Carrying on Kim Lamphier's Mission for Maryland Safe Passing and VRU Laws
David Whitaker is a musician, retired Land Use and Transportation Planning Consultant, active Bike Advocate, and Kim Lamphier’s biggest supporter. He is also her husband and her best friend. With Kim’s continued and unrelenting encouragement, he is finally preparing for a very special bike ride from their home in Maryland to Key West, Florida. This is a ride they planned to do together- every mile pedaled with great love.
Kim’s role in the Maryland bicycle community isn’t defined by her courage and tenacity while she was Director of Bike Maryland’s advocacy efforts, nor is it limited to the countless number of miles she rode. She was an advocate for every underdog. She was a champion for our whole planet, dedicated to justice and improving our quality of life, and her success in making a difference makes her “Power of One” a gift she selflessly gave to us all.
Kim passed away on August 30, 2019 from a yearlong battle with soft-tissue sarcoma. The impact of her loss has been and continues to be as geometric as the impact she made while alive. When I caught up with David at this year’s Bike Maryland Symposium in Annapolis, he had many beautiful stories to share and we had hardly enough time to cover a fraction of them. But I wanted to keep listening and I wanted to keep learning more about this incredible woman I knew for far too short a short period of time. The take away from our chat – David’s and mine- was that Kim continues to be a strong driving and motivating force within Maryland’s bicycle community and her presence is felt just as strongly today as always. And I think that’s what defines her greatness: she is missed and needed as much as she is loved and honoring her by continuing the work she started and that of which she was such an important part ensures that Kim will always have her seat at the head of the table, planning and pushing for necessary change.
Her leadership and her light are stronger than ever.
The agenda for Bike Maryland’s 2020 Symposium has evolved over the last couple of years into a comprehensive approach to changing bike culture, legislation, and safety for Maryland’s cycling community. Through the open and dynamic conversations and initiatives set forth by Josh Feldmark, Bike Maryland’s Executive Director and dear friend of Bike Law’s, Maryland’s cyclists (and others who choose human powered transportation) have lots to which they can look forward. And all of this, of course, is happening with Kim in mind.
This year’s Symposium provided a productive forum to have difficult conversations about things like compulsory helmet usage; inclusive infrastructure and how to get the funding needed for its implementation; the truth about our bike community’s demographics as a whole; cycling injustice; ways to overcome separated land usage and poor engineering; the need for greater education for cyclists and motorists alike, including our children and the elderly; advocacy, overcoming false narratives and divisiveness amongst ourselves, in the media, and in our communities; how to be better to one another and work more effectively for one another; inclusiveness, diversity, and mitigating solutions to eradicate victim blaming; supporting and cultivating positive relationships with law enforcement; and of course, lobbying and legislation.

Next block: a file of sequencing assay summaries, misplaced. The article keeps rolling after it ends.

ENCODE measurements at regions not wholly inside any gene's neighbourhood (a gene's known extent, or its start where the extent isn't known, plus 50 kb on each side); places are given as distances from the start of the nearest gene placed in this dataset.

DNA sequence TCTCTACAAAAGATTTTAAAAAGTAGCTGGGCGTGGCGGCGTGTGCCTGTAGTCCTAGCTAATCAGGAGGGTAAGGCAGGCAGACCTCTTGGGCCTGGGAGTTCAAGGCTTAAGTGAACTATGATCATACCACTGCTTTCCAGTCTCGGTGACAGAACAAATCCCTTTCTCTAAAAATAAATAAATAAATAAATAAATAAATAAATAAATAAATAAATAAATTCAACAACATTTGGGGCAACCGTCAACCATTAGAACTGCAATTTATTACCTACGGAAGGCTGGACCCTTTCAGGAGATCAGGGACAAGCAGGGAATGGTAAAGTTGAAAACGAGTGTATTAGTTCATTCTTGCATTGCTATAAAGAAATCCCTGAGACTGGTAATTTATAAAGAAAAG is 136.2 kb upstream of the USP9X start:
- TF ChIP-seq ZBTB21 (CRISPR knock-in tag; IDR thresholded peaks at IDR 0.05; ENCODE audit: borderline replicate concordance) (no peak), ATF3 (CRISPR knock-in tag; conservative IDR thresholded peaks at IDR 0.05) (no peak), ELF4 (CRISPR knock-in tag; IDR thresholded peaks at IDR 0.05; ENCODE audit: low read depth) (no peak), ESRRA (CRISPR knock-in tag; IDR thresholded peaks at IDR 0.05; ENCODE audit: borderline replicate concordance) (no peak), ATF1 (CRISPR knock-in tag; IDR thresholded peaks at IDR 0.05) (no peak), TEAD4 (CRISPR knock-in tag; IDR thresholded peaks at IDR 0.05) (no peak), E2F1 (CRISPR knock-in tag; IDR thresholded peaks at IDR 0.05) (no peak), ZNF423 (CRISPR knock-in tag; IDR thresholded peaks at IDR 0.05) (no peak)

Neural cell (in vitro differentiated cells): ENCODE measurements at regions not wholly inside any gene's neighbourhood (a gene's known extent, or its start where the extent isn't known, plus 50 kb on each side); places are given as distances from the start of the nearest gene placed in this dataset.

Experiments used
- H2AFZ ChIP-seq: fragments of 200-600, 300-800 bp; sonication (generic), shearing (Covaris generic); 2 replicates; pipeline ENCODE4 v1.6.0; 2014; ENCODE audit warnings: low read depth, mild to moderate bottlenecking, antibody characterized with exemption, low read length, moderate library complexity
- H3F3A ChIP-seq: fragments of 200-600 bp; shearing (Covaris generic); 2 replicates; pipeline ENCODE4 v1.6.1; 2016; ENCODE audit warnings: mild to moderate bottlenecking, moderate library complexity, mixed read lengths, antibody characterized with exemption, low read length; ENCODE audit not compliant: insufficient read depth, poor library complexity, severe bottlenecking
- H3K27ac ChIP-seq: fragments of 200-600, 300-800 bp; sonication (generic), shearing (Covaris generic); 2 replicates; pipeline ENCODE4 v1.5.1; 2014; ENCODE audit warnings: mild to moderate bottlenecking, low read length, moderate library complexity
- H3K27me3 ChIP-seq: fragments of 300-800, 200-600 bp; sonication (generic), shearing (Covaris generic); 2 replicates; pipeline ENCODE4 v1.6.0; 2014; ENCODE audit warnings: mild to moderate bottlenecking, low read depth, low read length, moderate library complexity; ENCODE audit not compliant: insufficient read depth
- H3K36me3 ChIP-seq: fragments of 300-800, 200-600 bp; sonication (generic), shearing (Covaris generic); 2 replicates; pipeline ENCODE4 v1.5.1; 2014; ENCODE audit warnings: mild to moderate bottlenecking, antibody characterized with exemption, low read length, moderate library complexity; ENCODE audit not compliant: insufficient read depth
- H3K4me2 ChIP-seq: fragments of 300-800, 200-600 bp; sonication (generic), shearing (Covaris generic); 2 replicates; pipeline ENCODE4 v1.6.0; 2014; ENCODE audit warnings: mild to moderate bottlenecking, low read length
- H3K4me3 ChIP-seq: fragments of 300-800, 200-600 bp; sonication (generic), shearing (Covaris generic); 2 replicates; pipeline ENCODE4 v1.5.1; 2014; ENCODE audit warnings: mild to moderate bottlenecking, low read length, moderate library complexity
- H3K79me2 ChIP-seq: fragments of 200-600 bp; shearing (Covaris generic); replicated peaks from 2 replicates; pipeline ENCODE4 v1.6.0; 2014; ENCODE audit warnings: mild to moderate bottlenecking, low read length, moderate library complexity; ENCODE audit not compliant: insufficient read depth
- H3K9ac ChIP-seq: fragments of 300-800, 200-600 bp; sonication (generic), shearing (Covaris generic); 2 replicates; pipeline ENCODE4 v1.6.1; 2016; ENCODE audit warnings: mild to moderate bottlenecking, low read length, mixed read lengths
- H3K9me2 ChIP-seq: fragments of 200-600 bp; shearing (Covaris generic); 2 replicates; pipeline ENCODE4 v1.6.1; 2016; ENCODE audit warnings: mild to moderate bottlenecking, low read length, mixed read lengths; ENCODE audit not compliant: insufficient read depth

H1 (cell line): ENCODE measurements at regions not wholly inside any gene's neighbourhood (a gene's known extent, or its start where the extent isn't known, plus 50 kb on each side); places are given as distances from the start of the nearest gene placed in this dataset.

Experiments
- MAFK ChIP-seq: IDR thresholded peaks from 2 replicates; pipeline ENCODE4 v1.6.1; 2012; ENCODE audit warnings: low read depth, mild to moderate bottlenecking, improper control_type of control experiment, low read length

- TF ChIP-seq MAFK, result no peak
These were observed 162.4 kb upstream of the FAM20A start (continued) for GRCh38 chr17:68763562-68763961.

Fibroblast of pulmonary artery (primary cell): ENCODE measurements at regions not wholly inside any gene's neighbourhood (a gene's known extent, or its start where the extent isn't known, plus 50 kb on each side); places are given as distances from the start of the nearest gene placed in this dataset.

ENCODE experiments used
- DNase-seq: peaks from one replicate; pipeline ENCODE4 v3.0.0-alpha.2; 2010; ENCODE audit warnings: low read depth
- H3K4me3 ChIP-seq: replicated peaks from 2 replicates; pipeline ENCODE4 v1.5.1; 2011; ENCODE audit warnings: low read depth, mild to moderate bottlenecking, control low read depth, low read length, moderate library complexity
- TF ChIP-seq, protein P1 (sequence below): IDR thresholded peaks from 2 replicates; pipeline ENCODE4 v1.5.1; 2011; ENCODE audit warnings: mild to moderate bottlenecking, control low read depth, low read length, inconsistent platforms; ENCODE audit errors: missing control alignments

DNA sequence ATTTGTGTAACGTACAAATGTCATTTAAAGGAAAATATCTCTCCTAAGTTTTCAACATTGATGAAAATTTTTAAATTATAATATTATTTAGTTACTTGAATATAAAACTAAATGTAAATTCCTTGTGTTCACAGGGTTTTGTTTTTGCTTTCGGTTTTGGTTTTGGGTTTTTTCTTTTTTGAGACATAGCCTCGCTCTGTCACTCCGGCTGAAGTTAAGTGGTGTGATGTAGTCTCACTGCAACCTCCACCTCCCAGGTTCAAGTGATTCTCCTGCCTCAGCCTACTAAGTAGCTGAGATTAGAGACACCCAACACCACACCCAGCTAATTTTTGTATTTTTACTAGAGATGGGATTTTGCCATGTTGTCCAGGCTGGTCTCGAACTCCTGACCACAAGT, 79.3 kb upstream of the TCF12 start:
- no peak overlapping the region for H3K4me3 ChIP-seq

For the last few years the fights for a VRU (Vulnerable Road User) and Safe Passing law have been front and center on Bike Maryland’s legislative agenda. This year, the momentum and support within our legislature is strong and encouraging. The passing of Senate Bill 512 and Senate Bill 199 (which just successfully passed the Senate and is moving through the House as I write this blog post) would be giant leaps toward cycling justice. Kim continued working on these things during her most difficult and last days before her passing in lieu of resting comfortably in bed.
Bike Law is completely invested in its continued support of Kim, Josh, Bike Maryland, and all of the hard working and passionate people that make Maryland’s cycling community so special. As a native Baltimorian, I have a unique attachment to the idea that riding a bike in Maryland can be one of life’s finest experiences. And when people like David, Kim, and Josh (and advocates like Nigel Samaroo and Jon Korin) offer an opportunity to participate in affecting change, you take it- no questions asked. I was honored to be included and I continue to be inspired by the people leading the charge and the many in attendance. It was really nice to see so many familiar faces, too. Their work will undoubtedly make the future of cycling in Maryland better and safer. (Maybe the unbearable parking crisis in Annapolis during legislative sessions will end up existing only in our rear view mirrors with greater accessibility for those who choose two wheels over four. I look forward to attending THAT Symposium!)
People rarely call us on their best days. In fact, almost all of the time, folks reach out because they have suffered a tragic loss or grave injustice. And while Bike Law Maryland is always available to help as bike accident attorneys, some of the most fulfilling work we do is in a supportive role for those who devote their lives to all of the things our community needs to effectively prevent and respond to the crash epidemic suffered by cyclists everywhere.
Keep the rubber side down, and RIDE PROUD.